Julie decides to stop in to Bob’s Market on her way home from work. She has her service dog, Jasper, accompanying her. When Bob sees Julie and her dog entering the store, he is confused. He wonders why that lady has a dog with her. Is it a service animal or an emotional support animal, or a pet? How can he find out? Can he approach Julie, or will he be violating the law? What questions can he ask?
The ambiguity in Wisconsin service animal law leaves business owners and employees confused and frustrated. Some, like Bob in the example, are quietly wondering what to do. Others might ask questions of service animal handlers, and still others prohibit all animals on their premises, leaving service animal users vulnerable to discrimination.
Legitimate service animal handlers also have to worry about whether an emotional support animal or pet will be allowed on the premises. A business owner may think, or be lead to believe, that an untrained animal has the same access rights as a trained service animal. These untrained animals could pose a distraction for a working service animal and its handler, and could even be a safety risk for them in addition to being a safety risk for other customers.
What is the Current Law?
The Wisconsin service animal law defines a service animal as follows:
“‘Service animal’ means a guide dog, signal dog, or other animal that is individually trained or is being trained to do work or perform tasks for the benefit of a person with a disability, including the work or task of guiding a person with impaired vision, alerting a person with impaired hearing to intruders or sound, providing minimal protection or rescue work, pulling a wheelchair, or fetching dropped items.” (Wis. Stat. §106.52(1)(fm)).
Under the federal ADA, only dogs and miniature horses trained to perform a task for a person with a disability are defined as service animals. Under Wisconsin law, any animal can be legally defined as a service animal-with the exception of a kangaroo. Aligning Wisconsin law with the ADA would clarify which animals are service animals.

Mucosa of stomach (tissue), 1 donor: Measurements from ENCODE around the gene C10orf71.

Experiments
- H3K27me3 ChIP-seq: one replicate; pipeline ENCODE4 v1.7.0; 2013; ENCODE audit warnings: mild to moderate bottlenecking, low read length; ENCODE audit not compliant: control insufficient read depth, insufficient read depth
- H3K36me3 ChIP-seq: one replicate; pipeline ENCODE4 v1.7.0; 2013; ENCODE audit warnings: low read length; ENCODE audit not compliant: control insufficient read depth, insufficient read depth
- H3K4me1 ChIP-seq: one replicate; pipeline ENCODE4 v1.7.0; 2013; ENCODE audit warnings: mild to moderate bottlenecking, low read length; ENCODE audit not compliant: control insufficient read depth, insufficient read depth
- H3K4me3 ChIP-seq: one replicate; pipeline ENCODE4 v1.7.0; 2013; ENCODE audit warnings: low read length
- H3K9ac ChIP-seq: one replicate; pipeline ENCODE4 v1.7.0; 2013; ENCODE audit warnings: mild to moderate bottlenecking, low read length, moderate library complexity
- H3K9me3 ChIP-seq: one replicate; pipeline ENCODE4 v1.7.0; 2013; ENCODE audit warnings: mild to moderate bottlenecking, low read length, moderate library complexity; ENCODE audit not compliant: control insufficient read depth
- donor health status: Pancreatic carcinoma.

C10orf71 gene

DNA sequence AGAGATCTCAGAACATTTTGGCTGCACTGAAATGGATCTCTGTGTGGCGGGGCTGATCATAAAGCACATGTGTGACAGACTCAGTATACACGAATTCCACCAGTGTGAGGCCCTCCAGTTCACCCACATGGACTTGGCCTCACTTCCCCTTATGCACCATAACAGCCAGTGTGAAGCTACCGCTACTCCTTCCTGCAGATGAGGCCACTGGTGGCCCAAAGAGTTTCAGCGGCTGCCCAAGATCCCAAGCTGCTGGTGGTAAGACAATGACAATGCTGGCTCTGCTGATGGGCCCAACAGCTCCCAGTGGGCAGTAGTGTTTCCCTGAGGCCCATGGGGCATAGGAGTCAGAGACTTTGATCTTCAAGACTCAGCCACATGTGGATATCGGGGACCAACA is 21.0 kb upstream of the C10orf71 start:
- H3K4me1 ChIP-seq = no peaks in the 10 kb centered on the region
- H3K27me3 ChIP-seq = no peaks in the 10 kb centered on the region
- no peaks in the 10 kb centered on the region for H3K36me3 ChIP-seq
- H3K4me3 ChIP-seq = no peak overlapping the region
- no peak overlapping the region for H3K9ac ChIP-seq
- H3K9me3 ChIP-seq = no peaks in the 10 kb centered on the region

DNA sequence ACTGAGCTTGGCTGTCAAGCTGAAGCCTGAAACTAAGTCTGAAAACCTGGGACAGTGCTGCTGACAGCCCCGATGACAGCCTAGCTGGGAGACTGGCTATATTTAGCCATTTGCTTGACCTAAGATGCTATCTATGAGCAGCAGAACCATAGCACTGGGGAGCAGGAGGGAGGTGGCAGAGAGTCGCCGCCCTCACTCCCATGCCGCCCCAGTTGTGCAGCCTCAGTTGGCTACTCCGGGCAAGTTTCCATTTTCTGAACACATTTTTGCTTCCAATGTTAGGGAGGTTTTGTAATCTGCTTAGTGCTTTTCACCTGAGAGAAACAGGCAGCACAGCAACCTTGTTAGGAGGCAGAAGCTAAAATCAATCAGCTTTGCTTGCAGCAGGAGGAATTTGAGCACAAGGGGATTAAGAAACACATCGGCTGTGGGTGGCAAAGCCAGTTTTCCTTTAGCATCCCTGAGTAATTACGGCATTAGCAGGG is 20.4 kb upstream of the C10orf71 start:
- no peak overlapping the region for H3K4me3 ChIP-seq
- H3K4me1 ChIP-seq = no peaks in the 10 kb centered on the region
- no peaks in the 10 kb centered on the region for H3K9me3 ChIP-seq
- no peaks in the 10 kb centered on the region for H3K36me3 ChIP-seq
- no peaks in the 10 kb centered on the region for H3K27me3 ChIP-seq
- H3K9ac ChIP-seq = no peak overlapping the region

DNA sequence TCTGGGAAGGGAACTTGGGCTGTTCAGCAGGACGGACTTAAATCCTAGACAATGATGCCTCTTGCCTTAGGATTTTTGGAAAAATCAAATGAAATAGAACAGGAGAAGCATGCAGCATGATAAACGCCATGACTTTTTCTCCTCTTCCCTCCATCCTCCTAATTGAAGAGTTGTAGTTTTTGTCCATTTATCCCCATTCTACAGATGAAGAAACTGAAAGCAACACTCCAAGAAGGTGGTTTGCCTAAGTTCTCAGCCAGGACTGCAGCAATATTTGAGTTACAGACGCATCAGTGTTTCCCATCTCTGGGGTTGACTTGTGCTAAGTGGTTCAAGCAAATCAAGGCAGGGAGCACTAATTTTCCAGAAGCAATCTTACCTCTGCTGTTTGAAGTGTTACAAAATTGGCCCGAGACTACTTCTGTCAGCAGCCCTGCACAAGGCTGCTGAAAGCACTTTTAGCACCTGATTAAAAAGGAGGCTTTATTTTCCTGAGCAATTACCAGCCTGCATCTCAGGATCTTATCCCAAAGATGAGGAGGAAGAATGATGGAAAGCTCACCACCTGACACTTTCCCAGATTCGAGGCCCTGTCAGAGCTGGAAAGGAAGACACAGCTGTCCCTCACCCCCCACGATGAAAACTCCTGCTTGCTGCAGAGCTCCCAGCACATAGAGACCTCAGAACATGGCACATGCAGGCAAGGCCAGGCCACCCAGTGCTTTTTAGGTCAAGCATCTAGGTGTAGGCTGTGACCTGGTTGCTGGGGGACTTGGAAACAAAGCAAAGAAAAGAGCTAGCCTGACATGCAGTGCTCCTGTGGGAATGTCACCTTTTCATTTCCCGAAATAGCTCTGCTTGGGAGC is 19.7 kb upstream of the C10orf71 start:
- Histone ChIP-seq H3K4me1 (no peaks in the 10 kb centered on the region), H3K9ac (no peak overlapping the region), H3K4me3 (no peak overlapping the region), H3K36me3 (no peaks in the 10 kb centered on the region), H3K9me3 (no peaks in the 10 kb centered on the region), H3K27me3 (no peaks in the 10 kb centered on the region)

Under Wisconsin law, in settings where members of the general public are allowed, service animal handlers can be asked by staff to show an identification card issued to them by the school from which they received their service animal. Under Federal ADA, requesting an ID is prohibited. When it is not obvious what service an animal provides, business owners and employees may ask two questions: (1) is the dog a service animal required because of a disability, and (2) what work or task has the dog been trained to perform. Staff cannot ask about the person’s disability, require medical documentation, require a special identification card or training documentation for the dog, or ask that the dog demonstrate its ability to perform the work or task.
In Wisconsin, if someone denies access to a public place solely because a person uses a service animal, that individual or group can be fined up to $100 or imprisoned for up to 30 days, or both. The Federal ADA has no such penalties. Since the federal law takes precedence over state law, and since there are not sufficient penalty-enforcement mechanisms in place, complaints are rarely followed up. The Council has conducted extensive research, and in other states with stricter penalties, the penalties are rarely enforced. Developing laws with stricter penalties is not effective. Creating stricter penalties for violation could also result in greater bias toward people with disabilities.